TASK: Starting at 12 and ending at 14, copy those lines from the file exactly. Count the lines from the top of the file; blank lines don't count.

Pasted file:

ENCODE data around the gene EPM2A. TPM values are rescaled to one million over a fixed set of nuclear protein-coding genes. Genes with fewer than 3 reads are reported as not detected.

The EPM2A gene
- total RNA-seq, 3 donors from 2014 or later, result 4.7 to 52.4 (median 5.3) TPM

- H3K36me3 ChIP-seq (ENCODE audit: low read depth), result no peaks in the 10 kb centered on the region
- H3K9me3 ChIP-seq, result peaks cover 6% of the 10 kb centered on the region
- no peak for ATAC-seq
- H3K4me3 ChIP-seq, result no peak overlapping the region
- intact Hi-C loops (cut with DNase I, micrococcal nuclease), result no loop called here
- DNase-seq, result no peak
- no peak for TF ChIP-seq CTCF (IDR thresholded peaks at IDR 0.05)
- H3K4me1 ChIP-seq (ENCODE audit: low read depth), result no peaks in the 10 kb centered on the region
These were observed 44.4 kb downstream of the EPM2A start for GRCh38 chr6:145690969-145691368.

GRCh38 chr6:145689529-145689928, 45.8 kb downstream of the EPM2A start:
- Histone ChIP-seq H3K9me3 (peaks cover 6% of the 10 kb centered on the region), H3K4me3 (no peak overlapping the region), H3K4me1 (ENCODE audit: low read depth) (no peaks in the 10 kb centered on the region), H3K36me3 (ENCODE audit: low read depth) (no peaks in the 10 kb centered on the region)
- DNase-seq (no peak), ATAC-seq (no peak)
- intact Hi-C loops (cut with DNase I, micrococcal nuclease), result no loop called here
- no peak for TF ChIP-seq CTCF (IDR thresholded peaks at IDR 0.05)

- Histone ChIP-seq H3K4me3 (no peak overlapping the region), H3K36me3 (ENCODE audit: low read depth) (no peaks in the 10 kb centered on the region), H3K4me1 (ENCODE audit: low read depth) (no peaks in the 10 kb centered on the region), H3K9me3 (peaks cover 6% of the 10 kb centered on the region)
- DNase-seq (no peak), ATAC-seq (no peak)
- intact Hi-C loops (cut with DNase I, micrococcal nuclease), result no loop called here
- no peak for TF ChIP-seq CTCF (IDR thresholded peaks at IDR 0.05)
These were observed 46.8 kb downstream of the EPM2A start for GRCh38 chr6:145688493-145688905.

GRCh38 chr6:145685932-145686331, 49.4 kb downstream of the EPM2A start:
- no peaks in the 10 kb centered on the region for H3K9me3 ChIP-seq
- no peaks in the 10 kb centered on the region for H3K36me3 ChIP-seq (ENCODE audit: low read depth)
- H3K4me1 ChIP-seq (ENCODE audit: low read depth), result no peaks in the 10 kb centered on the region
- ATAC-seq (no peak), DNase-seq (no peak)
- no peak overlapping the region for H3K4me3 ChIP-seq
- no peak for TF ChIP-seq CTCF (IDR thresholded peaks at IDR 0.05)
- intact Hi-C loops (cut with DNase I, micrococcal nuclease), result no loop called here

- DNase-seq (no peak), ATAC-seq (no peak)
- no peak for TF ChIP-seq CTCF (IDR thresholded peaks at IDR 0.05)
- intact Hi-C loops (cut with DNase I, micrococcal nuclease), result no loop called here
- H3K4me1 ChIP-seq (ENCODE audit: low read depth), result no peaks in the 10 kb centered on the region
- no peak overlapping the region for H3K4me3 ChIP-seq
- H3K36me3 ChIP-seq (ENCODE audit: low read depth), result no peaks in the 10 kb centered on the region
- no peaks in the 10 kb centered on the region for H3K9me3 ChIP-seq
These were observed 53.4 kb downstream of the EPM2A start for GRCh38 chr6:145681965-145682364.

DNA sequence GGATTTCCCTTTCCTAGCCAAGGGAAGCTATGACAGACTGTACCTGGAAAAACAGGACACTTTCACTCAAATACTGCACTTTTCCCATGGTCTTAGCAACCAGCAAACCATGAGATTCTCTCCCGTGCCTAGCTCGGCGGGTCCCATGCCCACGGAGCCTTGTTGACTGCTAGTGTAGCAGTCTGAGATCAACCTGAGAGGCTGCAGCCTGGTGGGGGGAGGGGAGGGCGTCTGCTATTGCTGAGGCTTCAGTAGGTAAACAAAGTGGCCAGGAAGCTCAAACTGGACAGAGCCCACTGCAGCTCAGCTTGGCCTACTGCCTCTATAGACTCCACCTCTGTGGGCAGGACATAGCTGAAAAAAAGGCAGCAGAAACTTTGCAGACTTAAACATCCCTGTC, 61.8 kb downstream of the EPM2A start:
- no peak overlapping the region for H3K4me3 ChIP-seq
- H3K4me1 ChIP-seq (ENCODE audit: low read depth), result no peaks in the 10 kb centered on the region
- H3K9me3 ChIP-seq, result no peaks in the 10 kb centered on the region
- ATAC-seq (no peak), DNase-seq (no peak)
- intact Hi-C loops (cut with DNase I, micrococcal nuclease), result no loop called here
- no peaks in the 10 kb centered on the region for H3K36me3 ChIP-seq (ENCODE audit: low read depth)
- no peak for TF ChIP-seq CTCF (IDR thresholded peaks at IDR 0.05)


These were observed 44.4 kb downstream of the EPM2A start for GRCh38 chr6:145690969-145691368.

GRCh38 chr6:145689529-145689928, 45.8 kb downstream of the EPM2A start:
- Histone ChIP-seq H3K9me3 (peaks cover 6% of the 10 kb centered on the region), H3K4me3 (no peak overlapping the region), H3K4me1 (ENCODE audit: low read depth) (no peaks in the 10 kb centered on the region), H3K36me3 (ENCODE audit: low read depth) (no peaks in the 10 kb centered on the region)